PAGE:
Tuesday, February 9, 2016

The Hedge Schools - Never Leave Anywhere

The Hedge Schools debut album was released in 2008.  It opens with Day One, all plaintively picked guitars and piano touches, allowing Pat Barrett's voice to soar over it.  The track brings you into a world, along the lines of The Blue Nile, as the music soars around you.  This is considered, sensitive music, tracks like Breathe It In and Butterfly are beautifully moody, the latter a perfect evocation of sitting, staring out the window watching the world go by.

Sunday Song represents a change in gear, preventing the album becoming too samey, with prominent drums and a wash of keyboards.  However the default setting of pensive returns with Don't Call It A Heart.  A gorgeous guitar and piano provides the backdrop for Barrett to implore the listener to "put your day in rewind", and later, on In The Morning he sings romantically about "if we spend the day just drifting... cos this is what I like."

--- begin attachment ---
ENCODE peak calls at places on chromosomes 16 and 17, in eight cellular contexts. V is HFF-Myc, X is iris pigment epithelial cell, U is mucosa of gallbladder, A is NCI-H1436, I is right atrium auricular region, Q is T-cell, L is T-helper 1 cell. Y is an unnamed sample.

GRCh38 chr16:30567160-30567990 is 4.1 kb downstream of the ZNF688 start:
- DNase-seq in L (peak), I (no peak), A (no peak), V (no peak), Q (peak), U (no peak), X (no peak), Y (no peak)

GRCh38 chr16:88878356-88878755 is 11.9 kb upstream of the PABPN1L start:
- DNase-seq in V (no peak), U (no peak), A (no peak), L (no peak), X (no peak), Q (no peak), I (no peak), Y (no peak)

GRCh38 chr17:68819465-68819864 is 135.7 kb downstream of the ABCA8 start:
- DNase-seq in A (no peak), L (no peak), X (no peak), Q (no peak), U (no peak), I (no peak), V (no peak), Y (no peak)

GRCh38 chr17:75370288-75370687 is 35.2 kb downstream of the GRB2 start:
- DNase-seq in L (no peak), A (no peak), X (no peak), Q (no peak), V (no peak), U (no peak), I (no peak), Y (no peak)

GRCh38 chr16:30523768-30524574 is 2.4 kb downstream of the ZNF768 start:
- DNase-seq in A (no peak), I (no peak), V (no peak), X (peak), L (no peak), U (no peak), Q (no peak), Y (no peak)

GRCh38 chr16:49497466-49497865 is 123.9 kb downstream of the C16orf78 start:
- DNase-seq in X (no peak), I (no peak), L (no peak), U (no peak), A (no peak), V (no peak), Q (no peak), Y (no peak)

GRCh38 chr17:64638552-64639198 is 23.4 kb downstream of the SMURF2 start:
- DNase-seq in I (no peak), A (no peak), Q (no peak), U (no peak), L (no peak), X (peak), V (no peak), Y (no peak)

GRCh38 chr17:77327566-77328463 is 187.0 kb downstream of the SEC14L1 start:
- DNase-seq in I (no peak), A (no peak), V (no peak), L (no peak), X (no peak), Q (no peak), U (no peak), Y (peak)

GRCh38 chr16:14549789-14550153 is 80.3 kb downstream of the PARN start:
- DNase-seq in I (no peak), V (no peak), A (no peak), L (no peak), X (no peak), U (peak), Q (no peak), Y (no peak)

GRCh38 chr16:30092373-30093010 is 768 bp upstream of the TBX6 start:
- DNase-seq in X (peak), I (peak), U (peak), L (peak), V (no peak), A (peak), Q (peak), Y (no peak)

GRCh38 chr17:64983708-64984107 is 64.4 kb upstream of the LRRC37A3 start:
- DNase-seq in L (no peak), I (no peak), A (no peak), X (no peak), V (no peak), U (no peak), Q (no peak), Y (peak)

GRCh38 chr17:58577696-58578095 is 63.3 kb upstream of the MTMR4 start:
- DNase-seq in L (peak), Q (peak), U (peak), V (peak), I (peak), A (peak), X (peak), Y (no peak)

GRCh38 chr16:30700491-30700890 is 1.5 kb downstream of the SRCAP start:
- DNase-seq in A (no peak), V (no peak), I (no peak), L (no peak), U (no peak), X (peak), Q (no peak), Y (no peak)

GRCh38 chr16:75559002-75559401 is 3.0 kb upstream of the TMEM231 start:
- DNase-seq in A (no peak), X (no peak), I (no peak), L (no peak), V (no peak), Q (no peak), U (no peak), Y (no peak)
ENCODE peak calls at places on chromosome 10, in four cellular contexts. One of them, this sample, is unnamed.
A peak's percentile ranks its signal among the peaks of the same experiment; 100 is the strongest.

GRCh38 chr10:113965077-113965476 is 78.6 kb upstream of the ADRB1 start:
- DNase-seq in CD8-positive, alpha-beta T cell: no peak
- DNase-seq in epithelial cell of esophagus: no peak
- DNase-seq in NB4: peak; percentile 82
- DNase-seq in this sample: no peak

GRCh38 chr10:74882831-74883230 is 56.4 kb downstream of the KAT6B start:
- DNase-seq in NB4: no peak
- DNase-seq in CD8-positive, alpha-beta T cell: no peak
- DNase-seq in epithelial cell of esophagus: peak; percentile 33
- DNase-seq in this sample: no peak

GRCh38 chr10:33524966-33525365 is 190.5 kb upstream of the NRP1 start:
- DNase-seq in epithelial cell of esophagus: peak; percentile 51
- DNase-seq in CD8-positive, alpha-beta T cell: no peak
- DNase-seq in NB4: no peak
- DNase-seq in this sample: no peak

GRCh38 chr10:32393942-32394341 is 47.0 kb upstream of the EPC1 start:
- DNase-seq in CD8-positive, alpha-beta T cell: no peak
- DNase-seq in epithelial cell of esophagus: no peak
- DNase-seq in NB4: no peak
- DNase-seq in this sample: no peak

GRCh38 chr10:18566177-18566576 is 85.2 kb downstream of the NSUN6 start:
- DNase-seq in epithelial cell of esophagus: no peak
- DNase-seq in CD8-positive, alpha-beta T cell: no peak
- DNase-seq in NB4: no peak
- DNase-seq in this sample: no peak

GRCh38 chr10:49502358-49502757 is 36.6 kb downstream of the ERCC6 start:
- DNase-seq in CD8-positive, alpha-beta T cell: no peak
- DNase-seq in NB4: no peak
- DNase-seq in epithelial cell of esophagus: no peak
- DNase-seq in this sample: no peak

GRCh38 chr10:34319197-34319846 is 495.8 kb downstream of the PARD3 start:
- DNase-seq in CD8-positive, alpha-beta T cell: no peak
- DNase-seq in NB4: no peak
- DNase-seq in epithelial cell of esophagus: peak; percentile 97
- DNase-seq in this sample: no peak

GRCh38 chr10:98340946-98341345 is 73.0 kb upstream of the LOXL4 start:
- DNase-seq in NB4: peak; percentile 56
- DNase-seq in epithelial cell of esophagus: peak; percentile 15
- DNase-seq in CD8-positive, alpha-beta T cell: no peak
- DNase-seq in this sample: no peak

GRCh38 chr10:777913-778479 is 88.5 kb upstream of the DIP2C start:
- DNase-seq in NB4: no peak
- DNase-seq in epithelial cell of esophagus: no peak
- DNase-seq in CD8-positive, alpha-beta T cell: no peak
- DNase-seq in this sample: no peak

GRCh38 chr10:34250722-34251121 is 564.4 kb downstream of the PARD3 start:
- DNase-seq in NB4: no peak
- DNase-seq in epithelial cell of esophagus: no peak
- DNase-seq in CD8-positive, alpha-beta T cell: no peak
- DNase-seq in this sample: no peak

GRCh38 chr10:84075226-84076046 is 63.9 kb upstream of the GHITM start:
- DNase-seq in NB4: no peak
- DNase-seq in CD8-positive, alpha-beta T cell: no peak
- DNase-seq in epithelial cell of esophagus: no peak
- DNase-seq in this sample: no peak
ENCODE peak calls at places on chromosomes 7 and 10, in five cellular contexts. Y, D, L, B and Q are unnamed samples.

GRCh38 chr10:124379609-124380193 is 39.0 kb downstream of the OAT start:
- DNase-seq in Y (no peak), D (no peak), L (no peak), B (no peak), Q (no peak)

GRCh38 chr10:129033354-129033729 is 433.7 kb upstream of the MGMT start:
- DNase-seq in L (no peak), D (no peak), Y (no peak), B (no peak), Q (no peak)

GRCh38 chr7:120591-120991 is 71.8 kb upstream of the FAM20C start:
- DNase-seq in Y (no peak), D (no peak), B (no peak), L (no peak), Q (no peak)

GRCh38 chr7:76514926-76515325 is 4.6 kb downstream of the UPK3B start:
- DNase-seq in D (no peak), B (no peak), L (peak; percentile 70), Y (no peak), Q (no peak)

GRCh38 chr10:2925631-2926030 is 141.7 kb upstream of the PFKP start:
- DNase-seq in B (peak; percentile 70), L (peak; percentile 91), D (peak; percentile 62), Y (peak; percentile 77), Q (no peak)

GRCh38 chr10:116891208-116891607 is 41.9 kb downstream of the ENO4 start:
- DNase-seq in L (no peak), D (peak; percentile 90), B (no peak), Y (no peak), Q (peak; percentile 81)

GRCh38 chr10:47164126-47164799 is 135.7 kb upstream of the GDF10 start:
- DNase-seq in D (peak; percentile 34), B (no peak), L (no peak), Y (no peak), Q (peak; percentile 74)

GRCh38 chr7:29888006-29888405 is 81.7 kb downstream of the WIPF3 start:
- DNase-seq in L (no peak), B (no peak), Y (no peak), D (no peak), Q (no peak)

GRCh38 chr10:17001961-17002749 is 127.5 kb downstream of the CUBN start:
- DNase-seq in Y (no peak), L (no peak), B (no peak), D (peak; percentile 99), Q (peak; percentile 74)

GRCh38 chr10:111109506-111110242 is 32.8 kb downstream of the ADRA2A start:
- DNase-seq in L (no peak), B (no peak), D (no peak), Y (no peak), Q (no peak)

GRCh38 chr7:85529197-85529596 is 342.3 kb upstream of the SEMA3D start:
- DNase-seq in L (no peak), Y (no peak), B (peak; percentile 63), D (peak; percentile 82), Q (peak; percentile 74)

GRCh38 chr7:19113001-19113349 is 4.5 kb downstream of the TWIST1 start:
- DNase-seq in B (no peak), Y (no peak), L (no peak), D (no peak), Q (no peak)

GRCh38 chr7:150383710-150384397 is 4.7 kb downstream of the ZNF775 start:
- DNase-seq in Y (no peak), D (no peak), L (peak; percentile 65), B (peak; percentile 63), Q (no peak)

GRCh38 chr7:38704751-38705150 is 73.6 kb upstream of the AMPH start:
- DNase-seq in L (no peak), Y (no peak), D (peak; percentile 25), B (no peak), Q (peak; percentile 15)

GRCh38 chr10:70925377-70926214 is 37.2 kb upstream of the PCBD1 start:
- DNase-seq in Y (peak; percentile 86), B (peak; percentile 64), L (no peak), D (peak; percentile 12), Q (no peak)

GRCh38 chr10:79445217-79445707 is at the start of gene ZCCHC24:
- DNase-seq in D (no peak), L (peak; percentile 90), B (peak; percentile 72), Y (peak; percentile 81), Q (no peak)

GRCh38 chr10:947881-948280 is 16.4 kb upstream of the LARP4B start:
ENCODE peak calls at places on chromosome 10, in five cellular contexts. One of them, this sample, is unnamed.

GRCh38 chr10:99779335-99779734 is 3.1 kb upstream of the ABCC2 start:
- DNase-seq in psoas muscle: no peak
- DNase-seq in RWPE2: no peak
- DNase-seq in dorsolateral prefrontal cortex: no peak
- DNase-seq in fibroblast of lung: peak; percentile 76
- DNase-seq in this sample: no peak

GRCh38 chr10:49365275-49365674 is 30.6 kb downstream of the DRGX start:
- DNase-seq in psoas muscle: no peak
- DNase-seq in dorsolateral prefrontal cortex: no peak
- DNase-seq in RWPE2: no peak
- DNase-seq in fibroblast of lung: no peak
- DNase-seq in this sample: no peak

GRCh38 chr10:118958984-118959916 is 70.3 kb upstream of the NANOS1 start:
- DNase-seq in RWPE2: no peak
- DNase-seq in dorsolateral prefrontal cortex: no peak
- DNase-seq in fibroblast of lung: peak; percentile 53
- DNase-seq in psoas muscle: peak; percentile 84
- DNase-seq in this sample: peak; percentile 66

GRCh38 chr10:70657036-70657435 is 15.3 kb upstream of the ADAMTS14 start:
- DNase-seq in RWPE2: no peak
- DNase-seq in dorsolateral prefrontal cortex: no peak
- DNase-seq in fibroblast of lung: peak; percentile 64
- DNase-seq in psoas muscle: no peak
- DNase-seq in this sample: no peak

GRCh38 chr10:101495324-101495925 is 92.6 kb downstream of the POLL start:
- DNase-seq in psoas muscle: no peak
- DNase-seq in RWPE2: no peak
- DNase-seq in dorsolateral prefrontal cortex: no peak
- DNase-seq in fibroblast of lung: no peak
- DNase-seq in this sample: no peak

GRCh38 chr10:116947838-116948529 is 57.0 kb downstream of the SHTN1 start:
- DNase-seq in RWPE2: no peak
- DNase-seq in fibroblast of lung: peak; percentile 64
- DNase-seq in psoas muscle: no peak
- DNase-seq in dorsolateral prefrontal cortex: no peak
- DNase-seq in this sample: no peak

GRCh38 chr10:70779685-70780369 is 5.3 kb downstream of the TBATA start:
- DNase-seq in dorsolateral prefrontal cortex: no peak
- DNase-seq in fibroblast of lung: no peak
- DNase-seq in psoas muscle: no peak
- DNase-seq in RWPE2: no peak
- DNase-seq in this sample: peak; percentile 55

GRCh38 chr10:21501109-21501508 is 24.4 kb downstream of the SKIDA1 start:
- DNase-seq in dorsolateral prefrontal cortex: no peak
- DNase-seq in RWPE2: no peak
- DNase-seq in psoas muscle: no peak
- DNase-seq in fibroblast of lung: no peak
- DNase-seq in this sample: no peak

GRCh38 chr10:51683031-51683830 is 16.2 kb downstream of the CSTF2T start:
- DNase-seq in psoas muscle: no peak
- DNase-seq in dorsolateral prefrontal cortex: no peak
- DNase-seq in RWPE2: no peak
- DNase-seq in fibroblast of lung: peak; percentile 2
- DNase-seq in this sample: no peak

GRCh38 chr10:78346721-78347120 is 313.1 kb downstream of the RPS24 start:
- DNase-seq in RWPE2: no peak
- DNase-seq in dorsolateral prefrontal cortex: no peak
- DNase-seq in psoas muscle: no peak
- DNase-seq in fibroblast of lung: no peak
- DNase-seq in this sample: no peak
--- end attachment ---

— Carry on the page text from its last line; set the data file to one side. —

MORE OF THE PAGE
But if that suggests the album is over-serious and a bit of a trudge that would be wide of the mark, Kansas even allows a bit of whimsy in.  There are no weak tracks on this album, and the pacing works really well, it's an album to just sink into and wallow in.  An immersive, and impressive debut album.

Monday, February 8, 2016

The Apartments - the evening visits...and stays for years

The Apartments are an Australian band who released their debut album in 1985.  The opening track Sunset Hotel sets their stall out.  An acoustic guitar backed by piano picks out a blissfully moody Go-Betweens style melody with Peter Milton Walsh warbling melodramatically over it.  A bit of cello introduces Mr Somewhere, a downbeat track which wouldn't have been out of place on any of Lloyd Cole's albums.  What's The Morning For is very much in the vein of the Grant McLennan side of the Go-Betweens, and features some really fine guitar playing.  It's a tremendous opening trio of tracks, however the rest of the album doesn't quite measure up, and Walsh's voice is inclined to get wearing.  That's not to say the rest of the album has no merit, it's just not as good: the dramatic, angst-ridden All The Birthdays features doom-laden brass but is almost cartoon-like in its misery.  Speechless With Tuesday betrays a band who own all The Cure's albums, while the carefree guitar on Cannot Tell The Days Apart evokes the wide-eyed intricacies of early REM.  Lazarus, Lazarus is rockier, but the guitars jangle rather than riff (it WAS 1985).  So a decent album overall, with plenty of appeal for those who enjoy intelligent, moody pop.